En EspaŅol

Q. Who is Mr. Smarty Plants?

A: There are those who suspect Wildflower Center volunteers are the culpable and capable culprits. Yet, others think staff members play some, albeit small, role. You can torture us with your plant questions, but we will never reveal the Green Guru's secret identity.

Help us grow by giving to the Plant Database Fund or by becoming a member

Did you know you can access the Native Plant Information Network with your web-enabled smartphone?

Share

Ask Mr. Smarty Plants

Ask Mr. Smarty Plants is a free service provided by the staff and volunteers at the Lady Bird Johnson Wildflower Center.

Search Smarty Plants
    
 
See a list of all Smarty Plants questions
Can't find the answer in our existing FAQs, submit a question to Mr. Smarty Plants.
Need help with plant identification, visit the plant identification page.
 
rate this answer
Not Yet Rated

Monday - May 20, 2013

From: Paso Robles, CA
Region: California
Topic: Shrubs, Trees
Title: Replacement for running bamboo in California
Answered by: Nan Hampton

QUESTION:

We currently have running bamboo planted next to the side our house facing West, which has provided wonderful shade in front of two large windows. However, because it is running bamboo we are afraid it may damage the foundation or pool and want to remove it. I'd like to replace it with something else - could be potted - that will grow quickly and stand up to the extreme afternoon sun and offer the same type of shade as bamboo. We live in zip code 93446, with cold winters and very hot summers.

ANSWER:

It is a good thing you are doing removing the running bamboo.  For one thing, bamboos are not native to North America and what we are all about here at the Wildflower Center are native North American plants.  The running bamboos also tend to invade and take over and are difficult to control.

As a replacement, I am assuming that you want something evergreen.  All of the plants listed below are native to your area and are evergreen.  I've listed several sites for information on each plant so that you can make your own decision about which one to use.

Prunus ilicifolia (Hollyleaf cherry)  Theodore Payne Organization says that it is slow to establish, but then fast to grow.  California Flora Nursery says that it is tolerant of heat, drought, wind and oak root fungus.

Heteromeles arbutifolia (Toyon) is evergreen with showy red berries.  According to bewaterwise.com it tolerates "full sun or partial shade, heat, smog, wind and heavy or light soils."  Theodore Payne Organization says that it is fast-growing.  See more information and photos from Las Pilitas Nursery.

Ceanothus cuneatus (Buckbrush) is evergreen with showy blossoms, but attractive foliage without blooms.   Theodore Payne Organization reports that it has moderate growth and it dense.  Here is information from Las Pilitas Nursery.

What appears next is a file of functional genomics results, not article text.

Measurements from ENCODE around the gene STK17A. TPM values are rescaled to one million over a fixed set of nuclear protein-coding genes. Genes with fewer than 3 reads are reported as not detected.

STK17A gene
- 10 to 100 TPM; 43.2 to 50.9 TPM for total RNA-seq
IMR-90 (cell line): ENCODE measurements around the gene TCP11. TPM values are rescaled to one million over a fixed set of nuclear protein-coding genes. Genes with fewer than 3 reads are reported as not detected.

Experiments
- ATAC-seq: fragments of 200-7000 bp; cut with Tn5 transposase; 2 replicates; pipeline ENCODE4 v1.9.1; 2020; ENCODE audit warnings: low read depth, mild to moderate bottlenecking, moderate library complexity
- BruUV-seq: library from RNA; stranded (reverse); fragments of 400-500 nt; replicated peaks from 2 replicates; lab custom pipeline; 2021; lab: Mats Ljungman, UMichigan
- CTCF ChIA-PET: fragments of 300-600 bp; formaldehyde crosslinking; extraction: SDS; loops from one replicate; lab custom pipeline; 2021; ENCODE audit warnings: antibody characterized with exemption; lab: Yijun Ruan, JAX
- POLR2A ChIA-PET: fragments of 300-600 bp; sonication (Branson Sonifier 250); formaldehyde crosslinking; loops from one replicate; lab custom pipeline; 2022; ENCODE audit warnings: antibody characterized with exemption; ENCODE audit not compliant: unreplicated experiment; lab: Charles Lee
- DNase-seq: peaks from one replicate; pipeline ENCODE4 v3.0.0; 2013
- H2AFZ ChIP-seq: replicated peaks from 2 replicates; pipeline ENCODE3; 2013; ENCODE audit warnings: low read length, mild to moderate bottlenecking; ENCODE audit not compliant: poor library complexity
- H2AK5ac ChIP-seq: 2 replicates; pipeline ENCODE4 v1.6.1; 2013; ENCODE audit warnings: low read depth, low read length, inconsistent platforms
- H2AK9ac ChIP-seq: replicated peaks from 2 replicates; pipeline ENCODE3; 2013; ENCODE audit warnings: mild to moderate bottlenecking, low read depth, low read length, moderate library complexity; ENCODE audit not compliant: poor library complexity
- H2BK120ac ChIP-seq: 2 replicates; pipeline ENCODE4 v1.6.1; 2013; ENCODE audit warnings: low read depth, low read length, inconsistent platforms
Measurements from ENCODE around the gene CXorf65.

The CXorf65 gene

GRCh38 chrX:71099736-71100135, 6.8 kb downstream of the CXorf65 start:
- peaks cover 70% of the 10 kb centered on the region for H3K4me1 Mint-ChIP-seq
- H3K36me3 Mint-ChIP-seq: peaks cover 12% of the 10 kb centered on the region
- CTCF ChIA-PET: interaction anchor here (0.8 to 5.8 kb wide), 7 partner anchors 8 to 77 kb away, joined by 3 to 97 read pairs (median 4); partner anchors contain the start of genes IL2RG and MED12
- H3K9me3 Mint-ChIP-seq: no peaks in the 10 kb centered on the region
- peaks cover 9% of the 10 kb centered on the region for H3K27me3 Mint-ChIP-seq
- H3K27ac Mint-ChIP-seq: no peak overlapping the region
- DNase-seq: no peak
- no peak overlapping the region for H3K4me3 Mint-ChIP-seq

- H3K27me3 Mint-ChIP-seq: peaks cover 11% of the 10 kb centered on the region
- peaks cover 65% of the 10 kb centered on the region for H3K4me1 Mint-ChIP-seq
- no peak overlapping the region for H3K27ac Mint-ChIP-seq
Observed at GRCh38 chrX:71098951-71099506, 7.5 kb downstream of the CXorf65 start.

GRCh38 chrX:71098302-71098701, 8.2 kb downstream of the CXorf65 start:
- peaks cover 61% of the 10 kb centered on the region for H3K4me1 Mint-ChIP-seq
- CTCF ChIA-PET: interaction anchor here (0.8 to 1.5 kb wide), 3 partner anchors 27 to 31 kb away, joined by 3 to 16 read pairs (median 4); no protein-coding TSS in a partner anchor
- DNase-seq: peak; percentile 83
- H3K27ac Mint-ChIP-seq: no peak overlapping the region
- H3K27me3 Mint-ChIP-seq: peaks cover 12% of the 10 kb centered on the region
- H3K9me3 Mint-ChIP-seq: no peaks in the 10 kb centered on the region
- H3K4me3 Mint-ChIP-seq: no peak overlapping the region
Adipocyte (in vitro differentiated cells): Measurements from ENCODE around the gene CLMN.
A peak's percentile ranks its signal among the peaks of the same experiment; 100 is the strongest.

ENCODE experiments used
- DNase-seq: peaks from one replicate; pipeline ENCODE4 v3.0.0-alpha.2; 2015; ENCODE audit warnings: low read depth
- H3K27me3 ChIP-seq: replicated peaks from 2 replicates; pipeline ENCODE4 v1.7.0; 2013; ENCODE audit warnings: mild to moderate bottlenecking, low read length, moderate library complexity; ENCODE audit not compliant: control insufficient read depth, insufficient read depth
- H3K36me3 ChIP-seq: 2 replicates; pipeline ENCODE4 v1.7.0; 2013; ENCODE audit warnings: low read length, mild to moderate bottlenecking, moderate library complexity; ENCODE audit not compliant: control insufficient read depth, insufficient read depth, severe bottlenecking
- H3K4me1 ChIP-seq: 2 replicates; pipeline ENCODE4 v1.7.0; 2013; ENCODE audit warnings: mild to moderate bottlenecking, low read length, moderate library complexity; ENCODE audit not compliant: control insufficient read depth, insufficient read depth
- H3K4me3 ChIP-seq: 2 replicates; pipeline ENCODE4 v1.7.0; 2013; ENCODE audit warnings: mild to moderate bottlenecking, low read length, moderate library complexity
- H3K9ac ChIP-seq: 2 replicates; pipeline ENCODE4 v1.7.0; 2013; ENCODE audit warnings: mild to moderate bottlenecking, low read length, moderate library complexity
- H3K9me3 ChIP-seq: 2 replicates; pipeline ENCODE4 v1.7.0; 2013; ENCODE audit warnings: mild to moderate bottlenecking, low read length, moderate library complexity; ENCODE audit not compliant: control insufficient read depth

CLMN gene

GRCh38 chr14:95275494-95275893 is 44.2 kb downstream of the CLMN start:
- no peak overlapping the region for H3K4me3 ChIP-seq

Juniperus californica (California juniper) is evergreen and withstands heat and drought.  Theodore Payne Organization says that its growth rate is slow.  Here are photos and more information from Las Pilitas Nursery.

Quercus durata (Leather oak) grows 3 to 10 feet and forms dense thickets.   It is, however, slow-growing.  Here is more information from Las Pilitas Nursery and photos from CalPhotos, University of California-Berkeley.

Frangula californica [synonym=Rhamnus californica] (California buckthorn of Coffeeberry)  Here is more information from Las Pilitas Nursery and more information from Theodore Payne Organization.  Note that there are several varieties listed for sale. Here are photos from CalPhotos.

Las Pilitas Nursery, located in Escondido and Santa Margarita, has a list, Plants for Central Oak Woodland, with plants native to your area that you can check for other choices.

 

More Trees Questions

Fast-growing tree, non-toxic for horses, in Northern California
March 18, 2010 - Hello..I need to find a fast growing shade tree, native to California (I live in Northern California, south of San Francisco) that would be safe next to (but not in) my horses paddock. Obviously some...
view the full question and answer

Mexican sycamore for Briarcliff, TX
August 11, 2009 - I would like to plant a sycamore in my yard. I have searched and do not see info on the Mexican sycamore on this website. Is this not recommended in Central Texas for planting? I cannot find the Am...
view the full question and answer

Conditions for growing Prunus mexicana
March 23, 2007 - Will a native Wild Plum do well in the Cat Spring area west of Houston. The soil is quite sandy. I was told that the plum trees attract deer.
view the full question and answer

Desert Willow size question from Austin, TX
June 12, 2015 - Dear MSP, I have a desert willow named Edith. We got her from the CoA a couple of years ago for recycling our Chirstmas tree. She's doing well except her three little trunks are teeny-tiny. We wan...
view the full question and answer

Non-native Boulevard Cypress Pom Pom trees in Princeton NJ
October 29, 2011 - I just had some landscaping done near my front door and front yard. I have two Boulevard Cypress B&B (4-5') Pom Pom. The pom poms are turning brown. What should I have been doing? I am watering them ...
view the full question and answer

Support the Wildflower Center by Donating Online or Becoming a Member today.
E-NEWSLETTER | BECOME A MEMBER | DONATE NOW | MEDIA | SITEMAP | STAFF
© 2016 Lady Bird Johnson Wildflower Center